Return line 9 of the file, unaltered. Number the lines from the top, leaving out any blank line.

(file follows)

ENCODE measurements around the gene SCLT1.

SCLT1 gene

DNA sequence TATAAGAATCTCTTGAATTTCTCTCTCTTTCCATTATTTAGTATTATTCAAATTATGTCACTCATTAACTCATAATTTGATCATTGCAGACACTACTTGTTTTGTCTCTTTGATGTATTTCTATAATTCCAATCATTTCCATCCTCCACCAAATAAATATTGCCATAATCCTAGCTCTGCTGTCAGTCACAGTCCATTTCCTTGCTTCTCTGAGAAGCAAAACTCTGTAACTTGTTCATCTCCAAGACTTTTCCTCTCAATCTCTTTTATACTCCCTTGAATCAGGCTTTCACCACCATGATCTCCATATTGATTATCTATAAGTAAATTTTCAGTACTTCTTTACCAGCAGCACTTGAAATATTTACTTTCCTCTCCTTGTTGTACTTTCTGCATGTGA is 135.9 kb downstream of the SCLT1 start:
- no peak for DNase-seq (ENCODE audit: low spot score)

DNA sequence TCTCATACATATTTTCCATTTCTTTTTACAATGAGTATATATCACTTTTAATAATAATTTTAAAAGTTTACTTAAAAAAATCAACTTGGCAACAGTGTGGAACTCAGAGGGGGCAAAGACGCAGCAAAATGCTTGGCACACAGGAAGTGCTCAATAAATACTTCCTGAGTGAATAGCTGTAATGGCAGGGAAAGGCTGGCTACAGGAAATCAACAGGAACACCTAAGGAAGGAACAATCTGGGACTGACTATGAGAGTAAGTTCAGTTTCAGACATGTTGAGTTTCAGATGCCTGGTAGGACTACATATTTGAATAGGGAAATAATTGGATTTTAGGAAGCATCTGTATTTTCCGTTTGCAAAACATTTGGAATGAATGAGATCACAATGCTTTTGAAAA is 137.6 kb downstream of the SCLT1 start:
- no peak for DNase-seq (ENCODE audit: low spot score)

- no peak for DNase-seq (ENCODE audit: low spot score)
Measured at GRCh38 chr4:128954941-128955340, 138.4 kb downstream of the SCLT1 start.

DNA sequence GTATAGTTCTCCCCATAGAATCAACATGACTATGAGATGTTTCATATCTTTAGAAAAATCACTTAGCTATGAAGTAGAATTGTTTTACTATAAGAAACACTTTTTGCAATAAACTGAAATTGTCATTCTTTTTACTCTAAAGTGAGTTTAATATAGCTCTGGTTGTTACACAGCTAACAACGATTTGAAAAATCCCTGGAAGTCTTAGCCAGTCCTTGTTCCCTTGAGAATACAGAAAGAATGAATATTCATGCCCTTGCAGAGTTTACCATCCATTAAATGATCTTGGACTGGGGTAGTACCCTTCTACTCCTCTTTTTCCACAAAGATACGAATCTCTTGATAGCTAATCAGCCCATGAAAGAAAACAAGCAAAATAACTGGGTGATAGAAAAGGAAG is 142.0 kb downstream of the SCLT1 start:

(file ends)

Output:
DNA sequence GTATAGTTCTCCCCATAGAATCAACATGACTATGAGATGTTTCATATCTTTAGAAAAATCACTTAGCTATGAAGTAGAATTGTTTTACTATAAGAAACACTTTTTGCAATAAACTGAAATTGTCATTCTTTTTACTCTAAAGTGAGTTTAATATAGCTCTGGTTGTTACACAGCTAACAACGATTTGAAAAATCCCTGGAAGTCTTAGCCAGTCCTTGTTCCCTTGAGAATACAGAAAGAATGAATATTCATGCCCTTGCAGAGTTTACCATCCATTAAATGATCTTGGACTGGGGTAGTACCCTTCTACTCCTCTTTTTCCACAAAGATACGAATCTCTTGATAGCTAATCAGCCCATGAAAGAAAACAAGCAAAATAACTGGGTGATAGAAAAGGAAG is 142.0 kb downstream of the SCLT1 start: